Established in 1983, the South Florida Archaeology Program has resulted in the most systematically obtained and extensively studied collection from the domain of the Calusa Indian people of southwest Florida.

Curator Emeritus William H. Marquardt and retired collections manager Karen J. Walker developed an interdisciplinary program employing documentary, archaeological, and environmental data to understand human cultural practices across southwest Florida and the surrounding regions before, during, and after European contact.

The work of Marquardt, Walker, and their countless collaborators teased apart the emergence of social and political complexity in southwest Florida through a historical ecology framework and set the bar for interdisciplinary research on long-term anthropogenic impacts on biodiversity. Their work has been supported by the National Endowment for the Humanities, the National Science Foundation, the Ruth and Vernon Foundation, the Knight Foundation, the Maple Hill Foundation, three Special Category grants from the Florida Department of State, and the monetary and volunteer labor contributions by hundreds of people.

Extensive fieldwork in southwest Florida has included investigations at Josslyn Island, Buck Key, Galt Island, Cash Mound, Horr’s Island, Useppa Island, Mound Key, and the Pineland Site Complex on Pine Island, Calusa Island, Upper Matecumbe Key, and Key Largo. The results of these studies have been reported in books, monographs, articles, videos, academic theses, and dissertations. You may also visit the Randell Research Center on Pine Island to find history incorporated into the Calusa Heritage Trail and at the South Florida People and Environments exhibit at the Florida Museum of Natural History exhibit’s center in Gainesville.

Bridging Ethnohistory and Oral History

Oral historian Robert Edic interviews Esperanza Woodring on her porch, April 17, 1990 (Photo by Karen Walker.)
Oral historian Robert Edic interviews Esperanza Woodring on her porch, April 17, 1990 (Photo by Karen Walker.)

Ethnohistory is an interdisciplinary field of study that combines elements of anthropology, history, and ethnography to explore and understand the historical events, practices, and perspectives of specific ethnic or cultural groups. The South Florida Archaeology program conducted various research projects using these interdisciplinary methods to investigate the complex history of southwest Florida.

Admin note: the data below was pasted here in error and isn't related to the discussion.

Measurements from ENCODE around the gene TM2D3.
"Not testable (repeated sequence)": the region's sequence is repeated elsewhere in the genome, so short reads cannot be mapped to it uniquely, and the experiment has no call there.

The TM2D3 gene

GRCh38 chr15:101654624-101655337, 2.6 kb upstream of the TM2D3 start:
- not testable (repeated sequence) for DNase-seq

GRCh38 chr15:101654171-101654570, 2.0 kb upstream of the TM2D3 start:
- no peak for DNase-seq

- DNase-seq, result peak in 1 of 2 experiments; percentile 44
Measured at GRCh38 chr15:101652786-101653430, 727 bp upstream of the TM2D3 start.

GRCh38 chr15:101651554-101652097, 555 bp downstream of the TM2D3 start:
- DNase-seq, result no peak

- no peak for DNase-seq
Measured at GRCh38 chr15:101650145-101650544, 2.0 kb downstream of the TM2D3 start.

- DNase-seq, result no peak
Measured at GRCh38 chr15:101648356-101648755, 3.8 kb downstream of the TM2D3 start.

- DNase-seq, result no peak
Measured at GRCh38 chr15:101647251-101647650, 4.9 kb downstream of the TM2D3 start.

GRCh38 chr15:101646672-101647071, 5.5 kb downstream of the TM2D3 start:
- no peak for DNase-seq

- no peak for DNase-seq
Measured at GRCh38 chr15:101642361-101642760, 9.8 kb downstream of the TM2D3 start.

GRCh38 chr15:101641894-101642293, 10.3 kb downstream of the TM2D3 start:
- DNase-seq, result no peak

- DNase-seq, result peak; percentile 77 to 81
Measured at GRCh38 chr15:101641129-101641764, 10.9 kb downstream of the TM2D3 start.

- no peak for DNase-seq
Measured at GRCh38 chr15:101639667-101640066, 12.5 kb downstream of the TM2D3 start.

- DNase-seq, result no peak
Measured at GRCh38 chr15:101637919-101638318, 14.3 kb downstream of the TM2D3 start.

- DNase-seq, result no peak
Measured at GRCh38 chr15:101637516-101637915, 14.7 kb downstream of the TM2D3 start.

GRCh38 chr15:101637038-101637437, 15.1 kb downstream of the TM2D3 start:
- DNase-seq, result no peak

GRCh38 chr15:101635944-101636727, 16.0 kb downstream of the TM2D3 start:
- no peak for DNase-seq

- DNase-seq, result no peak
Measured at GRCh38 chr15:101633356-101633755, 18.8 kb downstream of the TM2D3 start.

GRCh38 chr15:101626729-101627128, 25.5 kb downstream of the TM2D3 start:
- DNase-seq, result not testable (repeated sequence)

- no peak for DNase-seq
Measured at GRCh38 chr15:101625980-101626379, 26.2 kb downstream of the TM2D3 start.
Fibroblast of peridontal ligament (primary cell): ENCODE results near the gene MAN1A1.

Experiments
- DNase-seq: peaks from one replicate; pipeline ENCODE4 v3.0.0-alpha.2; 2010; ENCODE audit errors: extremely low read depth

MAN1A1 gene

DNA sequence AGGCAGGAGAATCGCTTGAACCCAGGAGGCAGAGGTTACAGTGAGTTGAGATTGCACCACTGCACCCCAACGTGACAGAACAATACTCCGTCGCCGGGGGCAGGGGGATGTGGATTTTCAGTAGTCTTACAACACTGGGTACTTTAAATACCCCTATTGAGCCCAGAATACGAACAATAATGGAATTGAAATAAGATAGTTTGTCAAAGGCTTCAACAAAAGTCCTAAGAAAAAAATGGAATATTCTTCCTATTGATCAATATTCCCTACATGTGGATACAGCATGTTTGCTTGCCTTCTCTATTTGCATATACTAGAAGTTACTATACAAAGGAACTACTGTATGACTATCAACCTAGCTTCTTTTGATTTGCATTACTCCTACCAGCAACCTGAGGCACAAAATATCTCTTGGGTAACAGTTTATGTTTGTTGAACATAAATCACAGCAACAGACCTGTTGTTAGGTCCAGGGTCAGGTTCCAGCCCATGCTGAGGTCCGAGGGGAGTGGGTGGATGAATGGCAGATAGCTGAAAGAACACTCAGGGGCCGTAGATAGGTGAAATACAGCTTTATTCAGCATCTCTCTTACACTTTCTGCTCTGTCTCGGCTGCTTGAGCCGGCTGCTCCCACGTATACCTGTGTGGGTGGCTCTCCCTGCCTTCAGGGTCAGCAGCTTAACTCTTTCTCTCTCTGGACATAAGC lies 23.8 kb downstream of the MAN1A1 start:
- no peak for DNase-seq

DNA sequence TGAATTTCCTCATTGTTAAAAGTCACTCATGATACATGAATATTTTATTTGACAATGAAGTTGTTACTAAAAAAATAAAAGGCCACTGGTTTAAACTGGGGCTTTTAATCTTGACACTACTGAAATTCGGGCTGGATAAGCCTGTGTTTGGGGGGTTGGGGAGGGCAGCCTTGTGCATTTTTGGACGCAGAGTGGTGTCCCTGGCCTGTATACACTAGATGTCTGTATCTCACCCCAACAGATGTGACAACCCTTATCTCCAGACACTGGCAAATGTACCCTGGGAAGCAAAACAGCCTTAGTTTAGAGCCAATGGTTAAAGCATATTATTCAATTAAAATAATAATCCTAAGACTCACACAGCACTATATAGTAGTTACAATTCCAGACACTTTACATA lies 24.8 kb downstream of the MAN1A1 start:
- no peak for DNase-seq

Missions to the Calusa, is the product of archival research by John Worth from colonial archives housed in Spain and Cuba. This compendium of documents was translated and annotated by John Hann and contains a wealth of information about the historic Calusa previously unknown or largely inaccessible to the public.

Fisherfolk of Charlotte Harbor, Florida, by Robert Edic explores early twentieth century fishing traditions and cultural changes through oral histories and in southwest Florida.

Local Community Impacts Through Public Outreach and Service

In 1989 Marquardt teamed up with the Lee County School System, Nature Center of Lee County (now the Calusa Nature Center), and the Fort Myers Historical Museum (now Southwest Florida History Museum) for a multi-component project called, “The Year of the Indian.” Through three extensive archaeological field seasons with over 25,000 hours of volunteer assistance, a series of broader impacts were implemented in the greater region.

These broader impacts included two local museum exhibits, a summer program for children, a speaker series, teacher trainings, and curriculum development. With funding from the National Endowment for the Humanities several books were produced including New Words, Old Songs, a story about native Southwestern Floridians; Fisherfolk of Charlotte Harbor, Florida, an oral history of southwest Florida’s senior fisherfolk and net-fishing tradition; The Archaeology of Useppa Island, documenting the historical and oral history of the island; and The Archaeology of Pineland: A Southwest Florida Coastal Site Complex, A.D. 50-1710, which is a detailed compendium of archaeological and historical information about the Pineland Site Complex. Furthermore, a video, The Domain of the Calusa: Archaeology and Adventure in the Discovery of South Florida’s Past, won the “Best Documentary” award at the eighth annual Film and Video Awards program of the Louis Wolfson II Media History Center.